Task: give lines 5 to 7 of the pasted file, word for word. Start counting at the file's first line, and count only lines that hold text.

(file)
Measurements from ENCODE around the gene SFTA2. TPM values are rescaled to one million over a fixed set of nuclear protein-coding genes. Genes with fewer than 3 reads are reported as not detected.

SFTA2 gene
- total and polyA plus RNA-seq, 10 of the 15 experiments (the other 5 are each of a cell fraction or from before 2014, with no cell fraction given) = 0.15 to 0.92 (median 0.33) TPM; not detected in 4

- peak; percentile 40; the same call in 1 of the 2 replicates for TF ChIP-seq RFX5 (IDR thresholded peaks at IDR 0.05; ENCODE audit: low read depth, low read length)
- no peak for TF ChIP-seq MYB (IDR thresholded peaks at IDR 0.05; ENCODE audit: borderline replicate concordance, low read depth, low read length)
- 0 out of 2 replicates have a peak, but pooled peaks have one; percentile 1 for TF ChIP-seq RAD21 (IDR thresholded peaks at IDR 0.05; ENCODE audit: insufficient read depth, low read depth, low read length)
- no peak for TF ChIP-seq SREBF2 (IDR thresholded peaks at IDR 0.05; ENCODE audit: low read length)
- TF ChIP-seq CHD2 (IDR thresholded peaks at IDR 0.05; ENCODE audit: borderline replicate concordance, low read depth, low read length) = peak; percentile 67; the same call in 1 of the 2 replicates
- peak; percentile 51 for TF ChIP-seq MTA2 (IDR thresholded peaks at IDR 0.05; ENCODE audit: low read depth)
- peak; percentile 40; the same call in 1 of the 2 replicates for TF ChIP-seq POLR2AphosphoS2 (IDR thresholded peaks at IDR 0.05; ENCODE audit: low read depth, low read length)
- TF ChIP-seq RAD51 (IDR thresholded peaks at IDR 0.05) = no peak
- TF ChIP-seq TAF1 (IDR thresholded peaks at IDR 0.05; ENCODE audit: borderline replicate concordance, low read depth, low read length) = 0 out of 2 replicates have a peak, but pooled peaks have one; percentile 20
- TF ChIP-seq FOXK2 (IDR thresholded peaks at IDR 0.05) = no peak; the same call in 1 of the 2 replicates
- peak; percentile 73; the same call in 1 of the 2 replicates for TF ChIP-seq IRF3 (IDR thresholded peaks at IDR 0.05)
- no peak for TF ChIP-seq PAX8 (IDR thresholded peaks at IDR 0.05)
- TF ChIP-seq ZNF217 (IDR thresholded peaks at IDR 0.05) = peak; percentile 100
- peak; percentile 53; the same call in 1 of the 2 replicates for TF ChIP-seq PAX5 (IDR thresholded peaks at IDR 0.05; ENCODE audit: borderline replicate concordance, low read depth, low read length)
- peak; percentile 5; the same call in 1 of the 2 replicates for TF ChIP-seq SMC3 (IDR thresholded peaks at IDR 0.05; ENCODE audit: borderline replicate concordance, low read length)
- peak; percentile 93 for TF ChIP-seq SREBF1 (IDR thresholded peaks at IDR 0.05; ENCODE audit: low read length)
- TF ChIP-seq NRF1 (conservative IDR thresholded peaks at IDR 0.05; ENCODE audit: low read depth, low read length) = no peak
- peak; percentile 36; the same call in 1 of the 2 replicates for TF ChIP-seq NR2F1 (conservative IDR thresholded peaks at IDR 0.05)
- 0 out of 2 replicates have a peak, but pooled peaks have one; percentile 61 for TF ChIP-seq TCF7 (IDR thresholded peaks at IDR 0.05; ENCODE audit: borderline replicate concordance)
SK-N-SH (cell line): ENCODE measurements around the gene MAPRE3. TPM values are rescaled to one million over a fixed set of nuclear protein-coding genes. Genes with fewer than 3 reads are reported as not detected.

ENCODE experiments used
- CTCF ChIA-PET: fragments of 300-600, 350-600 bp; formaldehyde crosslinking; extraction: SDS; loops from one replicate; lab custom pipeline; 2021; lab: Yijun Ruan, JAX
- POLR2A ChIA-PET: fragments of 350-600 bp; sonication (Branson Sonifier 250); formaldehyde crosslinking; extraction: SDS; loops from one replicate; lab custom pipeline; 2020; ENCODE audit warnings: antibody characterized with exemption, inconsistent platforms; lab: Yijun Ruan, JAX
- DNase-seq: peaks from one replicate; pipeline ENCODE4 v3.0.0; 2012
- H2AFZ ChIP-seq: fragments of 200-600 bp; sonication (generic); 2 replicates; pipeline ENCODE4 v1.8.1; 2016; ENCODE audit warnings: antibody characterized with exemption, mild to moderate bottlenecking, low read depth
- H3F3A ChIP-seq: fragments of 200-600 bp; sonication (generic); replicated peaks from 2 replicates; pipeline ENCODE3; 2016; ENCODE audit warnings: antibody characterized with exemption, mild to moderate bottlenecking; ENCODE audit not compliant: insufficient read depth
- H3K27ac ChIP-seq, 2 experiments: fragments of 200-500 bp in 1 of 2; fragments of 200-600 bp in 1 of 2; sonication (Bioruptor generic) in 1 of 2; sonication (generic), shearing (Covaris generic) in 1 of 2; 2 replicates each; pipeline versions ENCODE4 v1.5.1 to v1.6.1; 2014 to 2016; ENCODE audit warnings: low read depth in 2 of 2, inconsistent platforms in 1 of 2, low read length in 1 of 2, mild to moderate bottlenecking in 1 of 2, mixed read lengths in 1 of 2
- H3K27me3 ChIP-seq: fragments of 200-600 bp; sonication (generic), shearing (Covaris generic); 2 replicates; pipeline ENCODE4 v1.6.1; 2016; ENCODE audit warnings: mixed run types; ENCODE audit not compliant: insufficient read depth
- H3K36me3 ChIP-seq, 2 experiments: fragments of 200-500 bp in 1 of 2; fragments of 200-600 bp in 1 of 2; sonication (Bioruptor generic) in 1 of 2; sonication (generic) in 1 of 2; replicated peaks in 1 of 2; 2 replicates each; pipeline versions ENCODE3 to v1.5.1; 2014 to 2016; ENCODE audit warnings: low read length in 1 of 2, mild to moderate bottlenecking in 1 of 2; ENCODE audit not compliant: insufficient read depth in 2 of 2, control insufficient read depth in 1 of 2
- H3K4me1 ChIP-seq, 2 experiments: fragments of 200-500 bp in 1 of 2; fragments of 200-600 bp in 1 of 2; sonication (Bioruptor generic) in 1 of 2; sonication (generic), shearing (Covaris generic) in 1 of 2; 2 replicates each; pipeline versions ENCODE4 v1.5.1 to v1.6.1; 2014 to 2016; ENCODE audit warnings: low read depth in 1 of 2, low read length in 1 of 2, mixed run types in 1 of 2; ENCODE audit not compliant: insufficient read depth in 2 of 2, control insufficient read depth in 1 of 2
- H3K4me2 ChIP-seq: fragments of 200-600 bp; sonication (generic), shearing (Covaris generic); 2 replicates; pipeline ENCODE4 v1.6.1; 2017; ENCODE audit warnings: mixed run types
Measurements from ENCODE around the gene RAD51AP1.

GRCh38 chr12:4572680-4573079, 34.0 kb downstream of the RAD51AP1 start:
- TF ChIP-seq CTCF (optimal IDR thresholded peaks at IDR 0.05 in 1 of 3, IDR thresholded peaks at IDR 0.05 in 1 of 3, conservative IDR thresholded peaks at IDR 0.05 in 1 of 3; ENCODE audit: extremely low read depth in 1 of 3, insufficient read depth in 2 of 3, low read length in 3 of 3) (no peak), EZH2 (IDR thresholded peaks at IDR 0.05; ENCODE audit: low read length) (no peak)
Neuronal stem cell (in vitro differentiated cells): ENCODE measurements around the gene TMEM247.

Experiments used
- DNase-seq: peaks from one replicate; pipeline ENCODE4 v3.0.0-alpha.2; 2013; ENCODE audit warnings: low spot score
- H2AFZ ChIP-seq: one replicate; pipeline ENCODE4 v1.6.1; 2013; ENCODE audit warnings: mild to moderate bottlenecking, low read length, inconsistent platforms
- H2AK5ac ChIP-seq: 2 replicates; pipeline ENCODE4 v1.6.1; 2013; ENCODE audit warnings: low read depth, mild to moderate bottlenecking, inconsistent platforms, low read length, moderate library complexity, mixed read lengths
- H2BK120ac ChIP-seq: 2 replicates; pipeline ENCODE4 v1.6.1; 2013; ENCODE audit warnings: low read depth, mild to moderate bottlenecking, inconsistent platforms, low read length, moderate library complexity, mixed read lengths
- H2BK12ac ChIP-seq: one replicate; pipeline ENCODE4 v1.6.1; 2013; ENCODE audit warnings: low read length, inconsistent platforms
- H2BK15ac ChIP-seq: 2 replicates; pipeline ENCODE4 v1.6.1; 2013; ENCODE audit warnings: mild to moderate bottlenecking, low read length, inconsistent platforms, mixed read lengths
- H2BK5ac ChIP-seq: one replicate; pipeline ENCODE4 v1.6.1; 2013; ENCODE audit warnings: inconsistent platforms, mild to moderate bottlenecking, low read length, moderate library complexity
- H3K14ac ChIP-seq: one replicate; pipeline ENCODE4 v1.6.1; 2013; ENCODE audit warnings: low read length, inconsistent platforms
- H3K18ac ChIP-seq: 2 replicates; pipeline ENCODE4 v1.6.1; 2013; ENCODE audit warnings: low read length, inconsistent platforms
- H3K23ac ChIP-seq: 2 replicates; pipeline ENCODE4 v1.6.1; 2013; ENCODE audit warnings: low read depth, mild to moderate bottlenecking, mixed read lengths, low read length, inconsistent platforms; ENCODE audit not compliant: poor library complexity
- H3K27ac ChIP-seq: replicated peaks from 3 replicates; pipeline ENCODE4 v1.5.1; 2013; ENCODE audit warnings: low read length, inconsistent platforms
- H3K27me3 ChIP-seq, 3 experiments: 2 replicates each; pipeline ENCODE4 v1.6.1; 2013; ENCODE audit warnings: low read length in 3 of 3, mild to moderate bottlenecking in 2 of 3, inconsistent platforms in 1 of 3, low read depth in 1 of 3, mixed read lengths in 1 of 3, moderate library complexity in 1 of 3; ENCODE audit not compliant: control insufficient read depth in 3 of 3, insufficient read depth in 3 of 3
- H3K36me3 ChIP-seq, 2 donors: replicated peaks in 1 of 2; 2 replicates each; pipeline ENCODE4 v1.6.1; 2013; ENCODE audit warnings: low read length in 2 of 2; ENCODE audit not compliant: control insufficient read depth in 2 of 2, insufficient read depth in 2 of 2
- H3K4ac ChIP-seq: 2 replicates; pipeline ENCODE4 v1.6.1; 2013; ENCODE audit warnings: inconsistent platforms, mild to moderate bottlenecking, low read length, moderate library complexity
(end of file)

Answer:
- no peak for TF ChIP-seq MYB (IDR thresholded peaks at IDR 0.05; ENCODE audit: borderline replicate concordance, low read depth, low read length)
- 0 out of 2 replicates have a peak, but pooled peaks have one; percentile 1 for TF ChIP-seq RAD21 (IDR thresholded peaks at IDR 0.05; ENCODE audit: insufficient read depth, low read depth, low read length)
- no peak for TF ChIP-seq SREBF2 (IDR thresholded peaks at IDR 0.05; ENCODE audit: low read length)